Defense Department Fails To Collect $44 Million From Third-Party Insurers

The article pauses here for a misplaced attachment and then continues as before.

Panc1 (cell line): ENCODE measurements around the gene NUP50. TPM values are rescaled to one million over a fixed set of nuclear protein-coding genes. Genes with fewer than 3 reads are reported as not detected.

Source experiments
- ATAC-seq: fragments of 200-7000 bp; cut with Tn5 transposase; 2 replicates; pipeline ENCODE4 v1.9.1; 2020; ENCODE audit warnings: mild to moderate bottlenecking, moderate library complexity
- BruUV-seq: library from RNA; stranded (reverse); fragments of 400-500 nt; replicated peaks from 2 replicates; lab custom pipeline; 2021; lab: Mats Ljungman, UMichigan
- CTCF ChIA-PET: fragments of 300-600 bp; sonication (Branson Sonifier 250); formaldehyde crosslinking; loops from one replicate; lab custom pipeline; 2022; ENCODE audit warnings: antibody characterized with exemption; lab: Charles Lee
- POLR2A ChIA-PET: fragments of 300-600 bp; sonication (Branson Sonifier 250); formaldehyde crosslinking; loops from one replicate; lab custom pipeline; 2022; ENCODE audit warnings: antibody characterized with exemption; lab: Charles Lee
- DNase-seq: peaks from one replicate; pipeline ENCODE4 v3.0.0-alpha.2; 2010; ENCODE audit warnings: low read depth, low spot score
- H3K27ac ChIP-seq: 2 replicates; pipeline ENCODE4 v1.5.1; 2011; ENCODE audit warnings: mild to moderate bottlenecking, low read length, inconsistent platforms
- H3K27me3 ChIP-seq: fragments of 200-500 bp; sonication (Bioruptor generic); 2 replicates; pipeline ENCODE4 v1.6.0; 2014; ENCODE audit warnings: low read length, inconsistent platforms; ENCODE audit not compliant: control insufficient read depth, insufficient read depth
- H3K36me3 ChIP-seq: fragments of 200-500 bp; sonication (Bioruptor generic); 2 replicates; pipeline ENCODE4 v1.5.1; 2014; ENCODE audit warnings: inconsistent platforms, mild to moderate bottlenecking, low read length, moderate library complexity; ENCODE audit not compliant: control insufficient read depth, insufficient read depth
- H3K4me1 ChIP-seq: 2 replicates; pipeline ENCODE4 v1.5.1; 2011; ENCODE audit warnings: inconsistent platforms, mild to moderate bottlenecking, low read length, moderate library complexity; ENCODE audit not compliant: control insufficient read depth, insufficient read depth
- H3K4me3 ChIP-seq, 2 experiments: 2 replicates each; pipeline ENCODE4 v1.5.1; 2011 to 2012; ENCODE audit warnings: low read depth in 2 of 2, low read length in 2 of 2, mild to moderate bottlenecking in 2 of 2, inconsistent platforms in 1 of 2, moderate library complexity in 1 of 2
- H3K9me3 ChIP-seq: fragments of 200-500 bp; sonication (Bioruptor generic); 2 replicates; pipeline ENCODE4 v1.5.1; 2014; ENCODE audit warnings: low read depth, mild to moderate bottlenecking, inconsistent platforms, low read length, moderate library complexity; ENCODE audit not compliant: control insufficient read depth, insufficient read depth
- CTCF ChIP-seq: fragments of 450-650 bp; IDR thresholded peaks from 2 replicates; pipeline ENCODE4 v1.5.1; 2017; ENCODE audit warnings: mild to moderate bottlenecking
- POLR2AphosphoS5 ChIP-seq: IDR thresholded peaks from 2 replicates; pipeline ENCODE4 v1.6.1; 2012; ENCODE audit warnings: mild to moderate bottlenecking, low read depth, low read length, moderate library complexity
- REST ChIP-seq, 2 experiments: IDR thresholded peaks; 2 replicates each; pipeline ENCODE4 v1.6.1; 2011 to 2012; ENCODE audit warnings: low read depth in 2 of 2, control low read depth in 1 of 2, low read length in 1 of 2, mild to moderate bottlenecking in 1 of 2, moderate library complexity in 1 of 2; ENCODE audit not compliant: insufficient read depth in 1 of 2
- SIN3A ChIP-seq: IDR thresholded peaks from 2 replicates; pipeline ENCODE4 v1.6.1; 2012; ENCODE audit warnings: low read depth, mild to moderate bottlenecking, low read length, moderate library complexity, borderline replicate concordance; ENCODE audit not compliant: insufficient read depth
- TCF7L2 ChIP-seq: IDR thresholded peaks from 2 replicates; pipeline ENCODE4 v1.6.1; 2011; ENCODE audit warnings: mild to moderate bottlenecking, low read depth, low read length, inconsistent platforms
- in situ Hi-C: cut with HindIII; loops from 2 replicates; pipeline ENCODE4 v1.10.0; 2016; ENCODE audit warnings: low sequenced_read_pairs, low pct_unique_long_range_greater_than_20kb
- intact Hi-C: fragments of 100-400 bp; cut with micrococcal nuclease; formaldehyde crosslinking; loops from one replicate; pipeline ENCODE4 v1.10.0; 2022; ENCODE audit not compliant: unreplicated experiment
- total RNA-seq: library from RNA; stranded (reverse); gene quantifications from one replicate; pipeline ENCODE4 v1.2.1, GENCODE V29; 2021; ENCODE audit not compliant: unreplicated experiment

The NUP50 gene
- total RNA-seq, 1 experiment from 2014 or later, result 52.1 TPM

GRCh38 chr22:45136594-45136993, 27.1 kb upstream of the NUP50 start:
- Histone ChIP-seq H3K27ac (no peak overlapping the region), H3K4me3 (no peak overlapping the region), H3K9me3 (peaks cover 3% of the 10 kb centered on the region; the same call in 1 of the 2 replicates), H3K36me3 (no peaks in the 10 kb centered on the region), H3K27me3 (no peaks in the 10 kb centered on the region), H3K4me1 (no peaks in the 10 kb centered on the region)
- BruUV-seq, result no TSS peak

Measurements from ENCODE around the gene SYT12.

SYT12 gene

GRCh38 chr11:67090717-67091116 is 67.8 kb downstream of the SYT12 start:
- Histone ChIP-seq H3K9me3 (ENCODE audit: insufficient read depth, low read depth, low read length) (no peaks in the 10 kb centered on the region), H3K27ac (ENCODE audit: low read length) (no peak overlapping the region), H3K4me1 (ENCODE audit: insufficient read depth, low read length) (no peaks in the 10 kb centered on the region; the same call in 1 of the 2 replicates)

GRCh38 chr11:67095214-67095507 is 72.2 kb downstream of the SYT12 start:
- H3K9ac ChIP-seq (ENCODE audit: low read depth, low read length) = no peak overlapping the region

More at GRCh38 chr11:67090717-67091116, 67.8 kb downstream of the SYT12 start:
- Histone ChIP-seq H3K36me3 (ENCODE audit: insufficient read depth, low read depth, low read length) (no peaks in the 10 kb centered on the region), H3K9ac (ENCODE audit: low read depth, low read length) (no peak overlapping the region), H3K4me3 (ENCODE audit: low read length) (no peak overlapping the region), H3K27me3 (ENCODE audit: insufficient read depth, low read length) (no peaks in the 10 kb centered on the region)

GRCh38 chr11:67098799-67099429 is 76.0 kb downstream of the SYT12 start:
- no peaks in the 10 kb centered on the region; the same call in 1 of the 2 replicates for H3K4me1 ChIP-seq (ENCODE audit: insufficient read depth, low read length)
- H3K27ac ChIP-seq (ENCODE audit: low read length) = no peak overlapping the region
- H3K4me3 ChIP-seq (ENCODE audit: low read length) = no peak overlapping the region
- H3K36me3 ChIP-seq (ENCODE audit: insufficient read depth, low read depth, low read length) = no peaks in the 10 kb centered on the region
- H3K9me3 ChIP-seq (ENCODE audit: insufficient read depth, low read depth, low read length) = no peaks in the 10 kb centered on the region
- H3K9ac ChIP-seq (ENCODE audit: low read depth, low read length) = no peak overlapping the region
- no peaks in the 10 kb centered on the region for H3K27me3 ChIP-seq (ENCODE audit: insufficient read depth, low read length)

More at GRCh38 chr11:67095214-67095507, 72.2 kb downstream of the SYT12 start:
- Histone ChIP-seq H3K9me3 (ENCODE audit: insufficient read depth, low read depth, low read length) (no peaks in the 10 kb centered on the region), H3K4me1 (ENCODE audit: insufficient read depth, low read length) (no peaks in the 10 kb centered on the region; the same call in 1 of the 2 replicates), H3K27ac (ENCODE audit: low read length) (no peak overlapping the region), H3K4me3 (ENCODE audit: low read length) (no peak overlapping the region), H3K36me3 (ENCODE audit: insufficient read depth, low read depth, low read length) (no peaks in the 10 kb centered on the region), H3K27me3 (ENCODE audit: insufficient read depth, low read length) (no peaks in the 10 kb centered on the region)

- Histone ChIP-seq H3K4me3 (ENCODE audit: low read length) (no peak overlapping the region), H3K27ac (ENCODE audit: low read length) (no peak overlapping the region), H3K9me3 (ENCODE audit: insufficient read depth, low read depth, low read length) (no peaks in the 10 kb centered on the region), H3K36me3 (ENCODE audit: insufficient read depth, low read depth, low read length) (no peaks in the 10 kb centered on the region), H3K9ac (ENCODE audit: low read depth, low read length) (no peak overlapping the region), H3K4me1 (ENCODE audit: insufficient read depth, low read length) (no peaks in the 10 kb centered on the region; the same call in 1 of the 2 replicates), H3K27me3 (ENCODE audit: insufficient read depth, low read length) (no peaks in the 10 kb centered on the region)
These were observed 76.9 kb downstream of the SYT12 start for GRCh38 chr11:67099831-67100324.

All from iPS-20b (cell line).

The Department of Defense has failed to collect a minimum of $44 million annually from private health insurance firms for health care services provided to "military-related" patients, according to a General Accounting Office report set to be released this week, the AP/San Francisco Chronicle reports. Military personnel and their families are able to obtain health care at military facilities at no cost or a reduced cost, but the government is able to seek reimbursement for care provided to patients who have private health insurance. The AP/Chronicle reports that GAO investigators reviewed billing practices for the largest 35 of 132 military treatment facilities and found that between 2000 and 2002, DOD officials collected $122 million per year from private insurance companies, but the figure should have been "millions higher," according to the GAO. The report said that the department often does not bill third-party insurance companies because of incomplete or improperly collected information. The report said, "Managed effectively, DOD's Third Party Collections Program could collect tens of millions of dollars more each year to offset the cost of providing health care to DOD retirees and their dependents and active duty dependents." William Winkenwerder, assistant secretary of defense for health affairs, said, "We had previously identified the issues outlined by the GAO and have aggressively implemented business process improvements." He added in his written response to the report that the funds collected from private insurance companies go to "supporting the maintenance and operation of the facilities," rather than their budgets (Rulon, AP/San Francisco Chronicle, 3/5).This is part of the California Healthline Daily Edition, a summary of health policy coverage from major news organizations. Sign up for an email subscription.